Thomas Hedin

The truth about Velocity of Money Theory.

Usain BoltUsain Bolt is the fastest man on the planet. Running half sideways and with his shoe untied!

How fast does he need to run around the track, before he becomes two of himself?

Is that possible?

Economists are fond of the idea that if we take loans out fast enough, as the money circulates, there will be enough available for everyone to get a hold of and pay their debts – plus the interest that is owed, but was never created. In other words, if your loan principal changes hands fast enough, it becomes loan principal + interest. They call this concept “velocity”.

Money can never go from hand to hand fast enough to become more money. That’s like saying a man can run so fast that he becomes two men.

 

 

 

 

Recent events demonstrate what happens if the loans aren’t made fast enough. Words like “credit freeze”, “credit crunch” and “credit crisis” are tossed around – and so are trillions of dollars (1 trillion seconds is more than 31,000 years – this year alone, we’ve borrowed more than $5 trillion. Can we borrow to pay that off too?), to try and plug the obvious holes in the system that the theory of “velocity” can’t describe or predict.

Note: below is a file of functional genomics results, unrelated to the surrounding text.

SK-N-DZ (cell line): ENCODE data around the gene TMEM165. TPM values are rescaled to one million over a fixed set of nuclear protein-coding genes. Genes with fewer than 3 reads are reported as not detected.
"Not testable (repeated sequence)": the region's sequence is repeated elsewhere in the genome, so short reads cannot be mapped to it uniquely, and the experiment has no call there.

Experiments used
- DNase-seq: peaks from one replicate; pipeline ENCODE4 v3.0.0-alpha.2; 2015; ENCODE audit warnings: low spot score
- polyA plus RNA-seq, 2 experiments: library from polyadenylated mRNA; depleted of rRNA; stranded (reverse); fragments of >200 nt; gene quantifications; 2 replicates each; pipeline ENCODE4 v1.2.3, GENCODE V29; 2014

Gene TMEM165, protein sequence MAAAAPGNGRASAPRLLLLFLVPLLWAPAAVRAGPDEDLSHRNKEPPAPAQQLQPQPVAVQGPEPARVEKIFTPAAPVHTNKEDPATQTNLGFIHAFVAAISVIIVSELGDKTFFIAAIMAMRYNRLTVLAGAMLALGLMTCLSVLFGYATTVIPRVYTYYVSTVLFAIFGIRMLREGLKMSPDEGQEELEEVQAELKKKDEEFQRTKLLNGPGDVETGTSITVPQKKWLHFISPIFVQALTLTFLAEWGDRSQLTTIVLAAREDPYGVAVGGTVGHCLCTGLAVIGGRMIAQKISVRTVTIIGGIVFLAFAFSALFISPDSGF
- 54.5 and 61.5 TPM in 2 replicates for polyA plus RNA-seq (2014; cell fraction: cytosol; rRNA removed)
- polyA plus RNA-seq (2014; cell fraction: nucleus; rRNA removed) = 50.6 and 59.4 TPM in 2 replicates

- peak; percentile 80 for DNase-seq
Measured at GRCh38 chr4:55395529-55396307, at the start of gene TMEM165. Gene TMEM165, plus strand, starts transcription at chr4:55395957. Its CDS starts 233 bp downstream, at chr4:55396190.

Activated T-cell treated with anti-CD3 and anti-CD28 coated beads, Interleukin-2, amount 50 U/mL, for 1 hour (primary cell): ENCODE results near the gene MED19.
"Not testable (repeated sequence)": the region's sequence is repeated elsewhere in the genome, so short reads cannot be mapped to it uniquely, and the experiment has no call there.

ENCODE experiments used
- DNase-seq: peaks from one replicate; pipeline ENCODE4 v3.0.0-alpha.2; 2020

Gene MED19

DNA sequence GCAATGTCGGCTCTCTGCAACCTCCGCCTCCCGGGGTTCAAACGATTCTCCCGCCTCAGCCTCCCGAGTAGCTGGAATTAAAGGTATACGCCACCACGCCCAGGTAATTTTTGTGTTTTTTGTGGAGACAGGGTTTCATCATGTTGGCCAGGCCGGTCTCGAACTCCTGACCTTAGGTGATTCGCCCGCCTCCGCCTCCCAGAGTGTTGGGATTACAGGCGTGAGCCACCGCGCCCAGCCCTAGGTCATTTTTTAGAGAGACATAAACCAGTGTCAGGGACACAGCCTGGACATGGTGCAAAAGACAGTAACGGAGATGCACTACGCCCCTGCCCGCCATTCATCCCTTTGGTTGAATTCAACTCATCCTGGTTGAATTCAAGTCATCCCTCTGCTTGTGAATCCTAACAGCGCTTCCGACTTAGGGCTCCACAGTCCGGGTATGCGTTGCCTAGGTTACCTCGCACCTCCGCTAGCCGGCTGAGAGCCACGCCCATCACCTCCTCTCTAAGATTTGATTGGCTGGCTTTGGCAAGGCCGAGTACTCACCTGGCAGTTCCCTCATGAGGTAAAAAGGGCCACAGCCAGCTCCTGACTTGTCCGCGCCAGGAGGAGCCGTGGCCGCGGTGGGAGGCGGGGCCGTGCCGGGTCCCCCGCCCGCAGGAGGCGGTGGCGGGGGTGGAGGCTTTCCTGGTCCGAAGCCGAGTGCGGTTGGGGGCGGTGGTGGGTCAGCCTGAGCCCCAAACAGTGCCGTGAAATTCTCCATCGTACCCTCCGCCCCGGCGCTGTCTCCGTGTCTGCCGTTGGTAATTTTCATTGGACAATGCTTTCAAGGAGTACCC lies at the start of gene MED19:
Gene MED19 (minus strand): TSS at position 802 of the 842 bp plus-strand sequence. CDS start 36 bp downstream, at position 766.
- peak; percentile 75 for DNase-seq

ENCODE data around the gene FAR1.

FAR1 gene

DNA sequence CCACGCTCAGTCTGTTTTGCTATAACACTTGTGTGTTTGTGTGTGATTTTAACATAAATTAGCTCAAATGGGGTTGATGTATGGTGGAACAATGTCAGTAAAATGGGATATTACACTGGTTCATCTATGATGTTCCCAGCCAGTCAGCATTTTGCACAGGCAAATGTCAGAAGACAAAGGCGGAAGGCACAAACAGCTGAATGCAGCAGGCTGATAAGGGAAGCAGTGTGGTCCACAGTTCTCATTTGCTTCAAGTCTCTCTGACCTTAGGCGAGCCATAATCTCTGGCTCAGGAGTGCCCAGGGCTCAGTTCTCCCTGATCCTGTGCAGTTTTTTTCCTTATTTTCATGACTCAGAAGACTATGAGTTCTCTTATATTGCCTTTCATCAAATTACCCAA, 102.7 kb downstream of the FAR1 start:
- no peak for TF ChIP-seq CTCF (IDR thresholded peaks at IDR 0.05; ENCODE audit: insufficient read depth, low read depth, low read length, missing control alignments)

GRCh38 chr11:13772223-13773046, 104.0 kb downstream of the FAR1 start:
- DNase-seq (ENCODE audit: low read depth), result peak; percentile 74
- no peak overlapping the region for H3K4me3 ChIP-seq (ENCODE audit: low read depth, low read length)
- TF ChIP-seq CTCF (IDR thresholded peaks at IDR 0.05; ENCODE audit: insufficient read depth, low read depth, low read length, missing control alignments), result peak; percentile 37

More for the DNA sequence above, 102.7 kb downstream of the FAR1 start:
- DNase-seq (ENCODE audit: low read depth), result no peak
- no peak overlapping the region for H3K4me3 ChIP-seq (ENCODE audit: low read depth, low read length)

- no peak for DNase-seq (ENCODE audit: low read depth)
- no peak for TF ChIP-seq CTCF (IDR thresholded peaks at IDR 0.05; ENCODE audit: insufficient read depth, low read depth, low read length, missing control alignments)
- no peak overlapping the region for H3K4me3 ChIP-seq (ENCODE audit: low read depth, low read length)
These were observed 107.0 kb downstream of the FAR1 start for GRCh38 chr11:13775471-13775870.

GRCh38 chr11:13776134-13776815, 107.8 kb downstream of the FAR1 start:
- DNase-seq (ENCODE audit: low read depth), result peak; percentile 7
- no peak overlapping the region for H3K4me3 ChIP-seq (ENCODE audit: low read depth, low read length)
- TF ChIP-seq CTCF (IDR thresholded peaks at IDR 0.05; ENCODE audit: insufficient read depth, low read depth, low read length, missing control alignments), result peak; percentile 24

Velocity is an interesting theory, but in reality – in the world beyond theory – velocity is not a real answer. It merely covers up the fact that we have no permanent money system, the interest due on loans is never created and there is always more debt than money. Always.

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